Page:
What Type of Drywall is Best for Your Garage? (A Helpful Guide!)
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What Type of Drywall is Best for Your Garage?
Whether it is a new garage or a garage remodeling project, you will, most likely, drywall the interior walls & ceiling. There are several types of drywall that are available. They have somewhat different properties and of course come at different prices. So what type of drywall is best for your garage?
The short answer is that the best drywall for your garage (Sheetrock Brand) is:
- Non Code Compliant but Maximum Economy: 1/2″ thick Ultralight Drywall
- Code Compliance & at Moderate Price: 5/8″ thick EcoSmart Firecode X Drywall
- Non Code Compliant but Mold Resistant & at Moderate Price Level: 1/2″ thick UltraLight MoldTough Drywall
- Code Compliant, Mold Resistant but Costly: 5/8″ thick MoldTough Firecode X Drywall
The drywall for walls & ceilings that have an adjoining dwelling unit (ADU) must comply with the drywall for garage code. This applies to both, an attached garage and a detached garage with attached living quarters.
The drywall for garage code is not applicable to walls & ceilings that do not have an adjoining dwelling unit (ADU). This applies to both attached & detached garages.
Drywall is a panel made from gypsum, sandwiched between two specially coated paper sheets. Drywall is used as sheathing for interior walls & ceilings. The drywall is affixed to the metal or wood studs using either nails or screws.
Sheetrock is a brand of drywall. However, all drywall is not sheetrock.
What Are the Different Types of Drywall?
The different types of drywall refer to the predominant property of the drywall in question. There are 5 important types of drywall that are available in the market.
1. Standard Drywall
As the name suggests, standard drywall does not have any outstanding or notable features. It is good enough to function as sheathing on most interior walls & ceilings.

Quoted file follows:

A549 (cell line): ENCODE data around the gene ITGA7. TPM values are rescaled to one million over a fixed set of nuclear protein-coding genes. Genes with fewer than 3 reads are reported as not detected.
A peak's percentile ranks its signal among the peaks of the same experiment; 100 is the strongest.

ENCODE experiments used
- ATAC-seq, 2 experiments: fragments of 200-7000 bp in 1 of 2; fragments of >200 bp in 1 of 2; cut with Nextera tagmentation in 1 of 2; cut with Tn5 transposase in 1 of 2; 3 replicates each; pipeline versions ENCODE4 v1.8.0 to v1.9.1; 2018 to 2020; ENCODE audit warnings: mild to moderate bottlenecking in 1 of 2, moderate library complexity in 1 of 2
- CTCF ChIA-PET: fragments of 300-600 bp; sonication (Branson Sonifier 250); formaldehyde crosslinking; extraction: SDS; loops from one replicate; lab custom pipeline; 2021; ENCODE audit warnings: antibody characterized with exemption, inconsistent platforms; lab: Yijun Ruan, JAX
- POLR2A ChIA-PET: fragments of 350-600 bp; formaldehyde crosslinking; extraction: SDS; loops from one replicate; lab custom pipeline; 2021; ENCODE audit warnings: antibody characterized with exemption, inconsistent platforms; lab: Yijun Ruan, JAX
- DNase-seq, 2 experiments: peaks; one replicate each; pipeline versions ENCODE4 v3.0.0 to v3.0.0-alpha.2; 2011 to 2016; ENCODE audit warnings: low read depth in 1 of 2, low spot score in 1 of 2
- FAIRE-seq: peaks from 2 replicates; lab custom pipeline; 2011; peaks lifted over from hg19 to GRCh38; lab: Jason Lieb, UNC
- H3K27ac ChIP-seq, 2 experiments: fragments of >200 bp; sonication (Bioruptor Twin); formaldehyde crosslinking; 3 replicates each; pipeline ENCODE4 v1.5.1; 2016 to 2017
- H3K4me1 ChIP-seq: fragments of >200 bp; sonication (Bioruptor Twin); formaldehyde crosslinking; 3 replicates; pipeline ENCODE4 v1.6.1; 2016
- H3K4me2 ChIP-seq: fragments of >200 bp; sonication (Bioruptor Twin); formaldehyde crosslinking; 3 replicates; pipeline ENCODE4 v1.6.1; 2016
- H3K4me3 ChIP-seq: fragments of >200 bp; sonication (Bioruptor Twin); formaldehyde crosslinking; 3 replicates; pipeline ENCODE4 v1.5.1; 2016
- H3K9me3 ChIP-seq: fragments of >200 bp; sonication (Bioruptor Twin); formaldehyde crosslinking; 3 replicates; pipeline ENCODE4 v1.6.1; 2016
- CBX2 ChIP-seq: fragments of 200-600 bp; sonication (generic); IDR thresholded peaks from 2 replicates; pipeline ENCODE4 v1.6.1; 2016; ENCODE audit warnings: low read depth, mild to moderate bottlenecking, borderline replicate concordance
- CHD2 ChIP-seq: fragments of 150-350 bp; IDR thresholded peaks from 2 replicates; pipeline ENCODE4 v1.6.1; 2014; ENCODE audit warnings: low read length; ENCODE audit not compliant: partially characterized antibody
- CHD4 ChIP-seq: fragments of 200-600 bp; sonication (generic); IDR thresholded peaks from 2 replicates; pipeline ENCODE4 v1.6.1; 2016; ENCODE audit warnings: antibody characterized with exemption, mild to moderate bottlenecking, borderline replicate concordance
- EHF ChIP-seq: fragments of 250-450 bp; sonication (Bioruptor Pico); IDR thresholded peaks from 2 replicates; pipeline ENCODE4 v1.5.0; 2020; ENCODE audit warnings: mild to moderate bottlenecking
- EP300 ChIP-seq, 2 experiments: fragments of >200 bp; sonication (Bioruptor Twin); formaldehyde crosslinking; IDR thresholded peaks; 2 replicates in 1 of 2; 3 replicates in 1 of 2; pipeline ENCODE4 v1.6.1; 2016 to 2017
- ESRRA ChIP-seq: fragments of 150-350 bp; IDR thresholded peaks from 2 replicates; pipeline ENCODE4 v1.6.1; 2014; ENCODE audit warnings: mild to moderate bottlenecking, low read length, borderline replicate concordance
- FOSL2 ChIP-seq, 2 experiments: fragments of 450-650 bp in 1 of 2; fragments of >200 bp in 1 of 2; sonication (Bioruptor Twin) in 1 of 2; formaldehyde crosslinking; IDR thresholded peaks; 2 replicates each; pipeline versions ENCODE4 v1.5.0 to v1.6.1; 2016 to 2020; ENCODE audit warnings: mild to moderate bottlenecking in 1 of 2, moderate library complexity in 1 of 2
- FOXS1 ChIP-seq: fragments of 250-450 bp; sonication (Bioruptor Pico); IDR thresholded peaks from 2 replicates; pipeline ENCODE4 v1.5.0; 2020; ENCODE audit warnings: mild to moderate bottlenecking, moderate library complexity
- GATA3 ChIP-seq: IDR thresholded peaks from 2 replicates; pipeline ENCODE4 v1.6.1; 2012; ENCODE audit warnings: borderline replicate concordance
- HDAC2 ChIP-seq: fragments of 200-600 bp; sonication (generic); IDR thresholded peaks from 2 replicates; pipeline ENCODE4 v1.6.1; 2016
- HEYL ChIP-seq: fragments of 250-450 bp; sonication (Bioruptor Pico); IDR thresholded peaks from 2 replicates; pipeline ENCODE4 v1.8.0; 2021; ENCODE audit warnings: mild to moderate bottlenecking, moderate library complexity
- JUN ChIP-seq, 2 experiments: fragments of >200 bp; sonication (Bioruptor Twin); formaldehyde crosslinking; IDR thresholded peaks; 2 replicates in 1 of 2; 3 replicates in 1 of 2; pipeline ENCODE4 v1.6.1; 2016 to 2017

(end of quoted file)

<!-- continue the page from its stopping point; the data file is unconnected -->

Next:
Standard drywall is the most popular drywall type, as it can be used in most application areas and is the cheapest.
2. Fire Resistant Drywall
Fire resistant drywall is sometimes referred to as fireproof drywall. However, “fire resistant” is not the same as “fireproof”. Having said that, fire resistant drywall which is ⅝” thick will comply with Section R302.6 and Table R302.6 of The 2021 International Residential Code (IRC).
The garage shall be separated as required by Table R302.6. Openings in garage walls shall comply with Section R302.5. Attachment of gypsum board shall comply with Table 702.3.5. The wall separation provisions of Table 302.6 shall not apply to garage walls that are perpendicular to the adjacent dwelling unit wall.
|From the residence and attics||Not less than ½-inch gypsum board or equivalent applied to the garage side|
|From all habitable rooms above the garage||Not less than 5⁄8 -inch Type X gypsum board or equivalent|
|Structure(s) supporting floor-ceiling assemblies used for separation required by this section||Not less than ½-inch gypsum board or equivalent|
|Garages located less than 3 feet (914 mm) from a dwelling unit on the same lot||Not less than ½-inch gypsum board or equivalent applied to the interior side of exterior walls that are within this area|
The local building drywall for garage code is usually an exact copy of the above IRC code. Some local building codes may add to the above code for greater clarity or strictness.
Even though drywall may not be required for detached garage walls, as per code, it is still a great sheathing option.
Other pretty good sheathing options are plywood, OSB, Cement Board & Metal Panels.
3. Moisture Resistant Drywall
Moisture resistant drywall is sometimes referred to as waterproof drywall. This is not correct either. “Moisture Resistant” is not the same as “Waterproof”.
There are no waterproof drywalls in the market, only moisture resistant.